Introduction to Bifurcation Theory and its Applications to Elasticity
If a naturally straight thin rod, such as a plastic or metal ruler, is subjected to a small compressive thrust applied to its ends, it remains straight. If the thrust is slowly increased beyond a certain critical value, called the buckling load, the rod assumes a configuration, called a buckled state, that is not straight. See Fig. 1.1. This process is called buckling. Depending on the precise mode of loading and the nature of the rod, the transition to a buckled state can be very rapid. If the thrust is further increased, the deflection of the rod from its straight state is likewise increased. If this entire process is repeated, the rod may well buckle into another configuration such as the reflection of the first through a plane of symmetry. The performance of a whole series of such experiments on different rods would lead to the observation that the buckling loads and the nature of buckled states depend upon the material and shape of the rod and upon the manner in which it is supported at its ends. It can also be observed that the results of experiments are highly sensitive to slight deviations of the rod from perfect straightness or of the thrust from perfect symmetry. The study of buckling for different bodies is one of the richest sources of important problems in nonlinear solid mechanics.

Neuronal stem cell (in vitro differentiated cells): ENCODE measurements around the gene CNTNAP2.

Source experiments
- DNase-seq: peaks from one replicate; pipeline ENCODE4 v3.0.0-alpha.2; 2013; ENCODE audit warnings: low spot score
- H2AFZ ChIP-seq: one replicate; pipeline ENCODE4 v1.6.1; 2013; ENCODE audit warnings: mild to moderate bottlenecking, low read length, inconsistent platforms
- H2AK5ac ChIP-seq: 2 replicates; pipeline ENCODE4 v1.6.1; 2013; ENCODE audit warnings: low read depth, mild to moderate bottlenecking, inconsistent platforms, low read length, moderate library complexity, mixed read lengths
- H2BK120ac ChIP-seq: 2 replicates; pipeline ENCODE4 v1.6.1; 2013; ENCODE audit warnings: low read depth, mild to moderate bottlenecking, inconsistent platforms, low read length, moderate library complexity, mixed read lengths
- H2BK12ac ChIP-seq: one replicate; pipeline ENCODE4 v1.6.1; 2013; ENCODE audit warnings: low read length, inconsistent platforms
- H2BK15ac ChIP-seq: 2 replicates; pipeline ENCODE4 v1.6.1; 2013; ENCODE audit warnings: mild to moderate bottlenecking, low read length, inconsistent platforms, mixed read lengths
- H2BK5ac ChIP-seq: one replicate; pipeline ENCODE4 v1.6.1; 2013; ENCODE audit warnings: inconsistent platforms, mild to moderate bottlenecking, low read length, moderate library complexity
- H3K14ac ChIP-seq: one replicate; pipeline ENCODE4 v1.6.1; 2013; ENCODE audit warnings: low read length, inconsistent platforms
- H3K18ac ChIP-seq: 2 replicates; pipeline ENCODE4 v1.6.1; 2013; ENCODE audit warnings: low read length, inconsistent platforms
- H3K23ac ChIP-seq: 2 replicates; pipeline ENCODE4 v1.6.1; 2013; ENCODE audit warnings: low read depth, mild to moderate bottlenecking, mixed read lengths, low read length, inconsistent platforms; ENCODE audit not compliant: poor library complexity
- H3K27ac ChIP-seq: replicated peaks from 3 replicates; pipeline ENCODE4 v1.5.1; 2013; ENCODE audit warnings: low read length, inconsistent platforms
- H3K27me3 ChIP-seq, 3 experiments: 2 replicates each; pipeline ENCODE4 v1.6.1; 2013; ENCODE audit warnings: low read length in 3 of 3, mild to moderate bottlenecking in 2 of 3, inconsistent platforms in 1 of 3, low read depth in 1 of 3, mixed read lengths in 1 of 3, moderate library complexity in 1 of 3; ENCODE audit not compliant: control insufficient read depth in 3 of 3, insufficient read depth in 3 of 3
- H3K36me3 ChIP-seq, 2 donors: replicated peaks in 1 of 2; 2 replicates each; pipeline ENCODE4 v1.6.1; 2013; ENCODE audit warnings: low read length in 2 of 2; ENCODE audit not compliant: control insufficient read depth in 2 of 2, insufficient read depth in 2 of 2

KeywordsBifurcation Diagram Bifurcation Point Bifurcation Theory Basic Theorem Algebraic Multiplicity
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